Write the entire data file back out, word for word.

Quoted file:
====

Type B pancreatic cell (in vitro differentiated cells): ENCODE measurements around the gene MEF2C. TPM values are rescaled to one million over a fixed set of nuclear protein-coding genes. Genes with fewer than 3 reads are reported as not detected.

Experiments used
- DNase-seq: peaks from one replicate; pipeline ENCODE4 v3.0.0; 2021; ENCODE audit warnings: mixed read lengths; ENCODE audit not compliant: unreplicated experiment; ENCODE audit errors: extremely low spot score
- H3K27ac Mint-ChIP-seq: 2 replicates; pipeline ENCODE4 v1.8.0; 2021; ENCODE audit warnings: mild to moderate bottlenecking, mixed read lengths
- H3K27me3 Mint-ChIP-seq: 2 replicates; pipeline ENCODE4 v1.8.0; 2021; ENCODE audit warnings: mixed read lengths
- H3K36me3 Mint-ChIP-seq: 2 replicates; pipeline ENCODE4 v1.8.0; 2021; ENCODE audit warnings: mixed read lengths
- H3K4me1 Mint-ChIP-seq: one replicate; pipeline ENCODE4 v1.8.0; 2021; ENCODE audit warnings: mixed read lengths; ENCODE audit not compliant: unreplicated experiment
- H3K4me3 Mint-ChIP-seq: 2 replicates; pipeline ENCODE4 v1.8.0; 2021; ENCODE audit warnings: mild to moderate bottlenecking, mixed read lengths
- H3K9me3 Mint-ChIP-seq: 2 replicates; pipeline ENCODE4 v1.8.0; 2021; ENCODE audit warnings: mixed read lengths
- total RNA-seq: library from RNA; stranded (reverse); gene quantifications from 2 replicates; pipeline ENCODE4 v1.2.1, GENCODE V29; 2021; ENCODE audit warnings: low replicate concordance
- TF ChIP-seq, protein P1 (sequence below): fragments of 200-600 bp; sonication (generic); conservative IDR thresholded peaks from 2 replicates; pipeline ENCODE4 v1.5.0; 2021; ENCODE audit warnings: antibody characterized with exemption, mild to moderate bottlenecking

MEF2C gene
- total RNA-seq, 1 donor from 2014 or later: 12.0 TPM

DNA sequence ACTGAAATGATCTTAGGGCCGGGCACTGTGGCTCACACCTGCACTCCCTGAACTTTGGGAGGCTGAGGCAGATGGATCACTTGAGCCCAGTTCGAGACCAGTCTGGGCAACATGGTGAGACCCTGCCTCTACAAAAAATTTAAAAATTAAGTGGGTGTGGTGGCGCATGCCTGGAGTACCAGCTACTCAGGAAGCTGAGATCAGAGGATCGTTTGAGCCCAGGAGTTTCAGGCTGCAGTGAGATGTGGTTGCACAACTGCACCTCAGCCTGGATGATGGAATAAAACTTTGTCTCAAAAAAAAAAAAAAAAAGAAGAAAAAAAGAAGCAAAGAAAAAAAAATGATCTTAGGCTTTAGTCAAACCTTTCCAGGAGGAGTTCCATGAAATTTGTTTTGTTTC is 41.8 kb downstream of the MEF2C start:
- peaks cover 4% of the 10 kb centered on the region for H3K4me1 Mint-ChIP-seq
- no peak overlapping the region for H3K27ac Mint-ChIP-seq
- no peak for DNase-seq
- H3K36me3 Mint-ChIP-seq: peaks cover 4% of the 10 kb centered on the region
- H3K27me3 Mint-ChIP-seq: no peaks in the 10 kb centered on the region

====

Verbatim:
Type B pancreatic cell (in vitro differentiated cells): ENCODE measurements around the gene MEF2C. TPM values are rescaled to one million over a fixed set of nuclear protein-coding genes. Genes with fewer than 3 reads are reported as not detected.

Experiments used
- DNase-seq: peaks from one replicate; pipeline ENCODE4 v3.0.0; 2021; ENCODE audit warnings: mixed read lengths; ENCODE audit not compliant: unreplicated experiment; ENCODE audit errors: extremely low spot score
- H3K27ac Mint-ChIP-seq: 2 replicates; pipeline ENCODE4 v1.8.0; 2021; ENCODE audit warnings: mild to moderate bottlenecking, mixed read lengths
- H3K27me3 Mint-ChIP-seq: 2 replicates; pipeline ENCODE4 v1.8.0; 2021; ENCODE audit warnings: mixed read lengths
- H3K36me3 Mint-ChIP-seq: 2 replicates; pipeline ENCODE4 v1.8.0; 2021; ENCODE audit warnings: mixed read lengths
- H3K4me1 Mint-ChIP-seq: one replicate; pipeline ENCODE4 v1.8.0; 2021; ENCODE audit warnings: mixed read lengths; ENCODE audit not compliant: unreplicated experiment
- H3K4me3 Mint-ChIP-seq: 2 replicates; pipeline ENCODE4 v1.8.0; 2021; ENCODE audit warnings: mild to moderate bottlenecking, mixed read lengths
- H3K9me3 Mint-ChIP-seq: 2 replicates; pipeline ENCODE4 v1.8.0; 2021; ENCODE audit warnings: mixed read lengths
- total RNA-seq: library from RNA; stranded (reverse); gene quantifications from 2 replicates; pipeline ENCODE4 v1.2.1, GENCODE V29; 2021; ENCODE audit warnings: low replicate concordance
- TF ChIP-seq, protein P1 (sequence below): fragments of 200-600 bp; sonication (generic); conservative IDR thresholded peaks from 2 replicates; pipeline ENCODE4 v1.5.0; 2021; ENCODE audit warnings: antibody characterized with exemption, mild to moderate bottlenecking

MEF2C gene
- total RNA-seq, 1 donor from 2014 or later: 12.0 TPM

DNA sequence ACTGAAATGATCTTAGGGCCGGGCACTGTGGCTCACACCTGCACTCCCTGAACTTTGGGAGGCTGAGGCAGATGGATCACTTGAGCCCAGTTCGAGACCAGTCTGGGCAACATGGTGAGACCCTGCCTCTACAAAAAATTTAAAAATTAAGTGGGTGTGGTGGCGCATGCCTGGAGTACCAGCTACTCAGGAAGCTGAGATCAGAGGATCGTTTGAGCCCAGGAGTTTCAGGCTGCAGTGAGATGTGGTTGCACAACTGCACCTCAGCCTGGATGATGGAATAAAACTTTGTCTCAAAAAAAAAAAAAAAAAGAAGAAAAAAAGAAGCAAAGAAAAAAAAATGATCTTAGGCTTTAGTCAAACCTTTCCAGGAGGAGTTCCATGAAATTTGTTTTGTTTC is 41.8 kb downstream of the MEF2C start:
- peaks cover 4% of the 10 kb centered on the region for H3K4me1 Mint-ChIP-seq
- no peak overlapping the region for H3K27ac Mint-ChIP-seq
- no peak for DNase-seq
- H3K36me3 Mint-ChIP-seq: peaks cover 4% of the 10 kb centered on the region
- H3K27me3 Mint-ChIP-seq: no peaks in the 10 kb centered on the region